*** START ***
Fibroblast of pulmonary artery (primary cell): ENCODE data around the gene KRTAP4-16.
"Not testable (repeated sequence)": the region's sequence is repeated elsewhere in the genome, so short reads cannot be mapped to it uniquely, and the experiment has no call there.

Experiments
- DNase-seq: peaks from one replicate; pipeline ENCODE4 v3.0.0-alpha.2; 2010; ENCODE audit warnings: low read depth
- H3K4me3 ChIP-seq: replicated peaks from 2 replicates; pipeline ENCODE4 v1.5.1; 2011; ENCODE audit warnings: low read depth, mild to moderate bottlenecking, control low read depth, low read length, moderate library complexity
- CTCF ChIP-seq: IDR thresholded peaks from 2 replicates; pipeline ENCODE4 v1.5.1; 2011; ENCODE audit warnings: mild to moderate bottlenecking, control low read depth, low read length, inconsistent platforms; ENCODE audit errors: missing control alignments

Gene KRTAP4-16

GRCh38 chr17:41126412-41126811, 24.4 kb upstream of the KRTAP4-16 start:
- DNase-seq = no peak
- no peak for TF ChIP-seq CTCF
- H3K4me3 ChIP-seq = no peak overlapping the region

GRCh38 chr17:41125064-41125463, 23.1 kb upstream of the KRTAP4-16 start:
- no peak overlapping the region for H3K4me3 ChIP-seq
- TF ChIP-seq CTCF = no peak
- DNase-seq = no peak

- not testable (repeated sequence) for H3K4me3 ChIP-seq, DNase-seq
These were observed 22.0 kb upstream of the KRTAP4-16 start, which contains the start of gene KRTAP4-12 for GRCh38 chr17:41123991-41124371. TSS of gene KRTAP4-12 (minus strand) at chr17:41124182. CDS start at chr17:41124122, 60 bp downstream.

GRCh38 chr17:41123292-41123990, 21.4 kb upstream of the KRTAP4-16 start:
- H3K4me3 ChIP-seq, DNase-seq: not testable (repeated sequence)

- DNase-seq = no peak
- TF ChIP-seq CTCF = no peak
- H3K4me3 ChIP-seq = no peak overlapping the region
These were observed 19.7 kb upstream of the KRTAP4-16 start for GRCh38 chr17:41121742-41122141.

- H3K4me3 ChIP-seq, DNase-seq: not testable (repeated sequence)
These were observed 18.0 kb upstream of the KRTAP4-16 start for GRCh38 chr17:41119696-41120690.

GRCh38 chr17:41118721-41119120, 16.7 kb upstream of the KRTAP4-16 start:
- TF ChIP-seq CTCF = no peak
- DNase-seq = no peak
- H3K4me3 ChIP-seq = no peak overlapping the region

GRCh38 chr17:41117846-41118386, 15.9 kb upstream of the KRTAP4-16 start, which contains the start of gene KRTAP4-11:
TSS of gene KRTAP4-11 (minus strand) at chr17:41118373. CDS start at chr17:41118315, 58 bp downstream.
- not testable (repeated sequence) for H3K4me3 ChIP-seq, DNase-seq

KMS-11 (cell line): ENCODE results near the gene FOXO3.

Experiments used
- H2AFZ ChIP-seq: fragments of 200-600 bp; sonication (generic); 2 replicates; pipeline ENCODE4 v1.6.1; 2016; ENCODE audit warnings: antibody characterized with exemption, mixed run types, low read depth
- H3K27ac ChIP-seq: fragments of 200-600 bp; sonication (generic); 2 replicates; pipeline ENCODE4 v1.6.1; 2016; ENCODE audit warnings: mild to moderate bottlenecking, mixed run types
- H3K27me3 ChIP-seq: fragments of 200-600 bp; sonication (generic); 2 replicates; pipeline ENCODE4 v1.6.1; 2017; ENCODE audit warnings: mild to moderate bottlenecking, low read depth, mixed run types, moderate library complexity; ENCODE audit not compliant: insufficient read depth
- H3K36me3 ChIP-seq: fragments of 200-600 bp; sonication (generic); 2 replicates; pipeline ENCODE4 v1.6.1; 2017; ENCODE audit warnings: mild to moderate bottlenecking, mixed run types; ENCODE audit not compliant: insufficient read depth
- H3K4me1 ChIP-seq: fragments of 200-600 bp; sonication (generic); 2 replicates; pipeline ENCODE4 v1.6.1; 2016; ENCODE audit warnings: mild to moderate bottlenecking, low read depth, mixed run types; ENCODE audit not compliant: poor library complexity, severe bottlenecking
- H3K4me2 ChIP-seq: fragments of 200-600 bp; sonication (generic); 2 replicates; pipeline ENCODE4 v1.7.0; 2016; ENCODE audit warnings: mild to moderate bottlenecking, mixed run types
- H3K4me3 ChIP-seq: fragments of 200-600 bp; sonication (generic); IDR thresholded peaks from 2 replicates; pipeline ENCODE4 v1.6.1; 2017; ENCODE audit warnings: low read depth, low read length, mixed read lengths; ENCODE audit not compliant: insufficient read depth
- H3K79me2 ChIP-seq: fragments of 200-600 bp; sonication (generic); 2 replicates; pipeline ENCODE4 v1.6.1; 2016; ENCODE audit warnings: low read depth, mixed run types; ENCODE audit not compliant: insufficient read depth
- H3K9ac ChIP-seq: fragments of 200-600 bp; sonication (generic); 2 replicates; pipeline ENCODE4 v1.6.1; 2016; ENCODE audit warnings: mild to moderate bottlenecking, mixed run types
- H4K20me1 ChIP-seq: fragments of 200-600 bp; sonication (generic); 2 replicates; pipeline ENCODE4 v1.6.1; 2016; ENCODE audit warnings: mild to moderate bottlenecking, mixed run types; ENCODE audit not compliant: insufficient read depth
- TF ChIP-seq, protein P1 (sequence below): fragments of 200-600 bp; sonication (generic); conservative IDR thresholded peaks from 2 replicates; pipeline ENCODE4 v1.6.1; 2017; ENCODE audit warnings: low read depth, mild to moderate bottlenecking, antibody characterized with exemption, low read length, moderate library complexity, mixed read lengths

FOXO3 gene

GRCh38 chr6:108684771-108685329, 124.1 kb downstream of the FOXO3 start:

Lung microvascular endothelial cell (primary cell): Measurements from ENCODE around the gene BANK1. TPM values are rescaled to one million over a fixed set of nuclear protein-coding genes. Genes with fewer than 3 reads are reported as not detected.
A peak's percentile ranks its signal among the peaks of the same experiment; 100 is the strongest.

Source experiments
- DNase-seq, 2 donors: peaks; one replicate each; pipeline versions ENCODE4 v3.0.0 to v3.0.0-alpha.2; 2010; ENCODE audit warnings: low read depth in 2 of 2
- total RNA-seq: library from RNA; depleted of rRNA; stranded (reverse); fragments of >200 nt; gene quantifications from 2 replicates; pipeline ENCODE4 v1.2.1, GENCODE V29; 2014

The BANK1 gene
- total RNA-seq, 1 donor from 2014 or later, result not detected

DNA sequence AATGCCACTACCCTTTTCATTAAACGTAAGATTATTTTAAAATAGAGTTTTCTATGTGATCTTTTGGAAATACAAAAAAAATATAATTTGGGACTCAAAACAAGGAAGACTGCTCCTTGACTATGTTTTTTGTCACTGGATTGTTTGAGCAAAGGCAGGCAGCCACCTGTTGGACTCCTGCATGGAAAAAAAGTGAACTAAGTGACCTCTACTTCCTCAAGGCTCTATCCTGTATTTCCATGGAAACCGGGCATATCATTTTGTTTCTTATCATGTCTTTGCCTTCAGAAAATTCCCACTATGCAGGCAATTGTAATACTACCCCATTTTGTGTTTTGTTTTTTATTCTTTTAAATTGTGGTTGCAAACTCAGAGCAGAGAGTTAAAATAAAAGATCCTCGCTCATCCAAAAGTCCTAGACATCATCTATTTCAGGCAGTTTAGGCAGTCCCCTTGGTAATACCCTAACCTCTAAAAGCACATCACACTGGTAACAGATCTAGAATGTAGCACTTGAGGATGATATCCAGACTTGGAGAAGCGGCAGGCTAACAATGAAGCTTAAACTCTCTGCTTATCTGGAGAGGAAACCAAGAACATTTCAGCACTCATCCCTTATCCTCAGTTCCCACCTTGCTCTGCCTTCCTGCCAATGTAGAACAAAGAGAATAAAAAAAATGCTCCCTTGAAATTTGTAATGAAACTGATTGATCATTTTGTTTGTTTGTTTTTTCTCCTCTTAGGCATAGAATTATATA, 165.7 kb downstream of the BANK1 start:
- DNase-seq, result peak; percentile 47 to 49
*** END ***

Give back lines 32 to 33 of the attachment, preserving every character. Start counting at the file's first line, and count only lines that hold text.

- not testable (repeated sequence) for H3K4me3 ChIP-seq, DNase-seq

KMS-11 (cell line): ENCODE results near the gene FOXO3.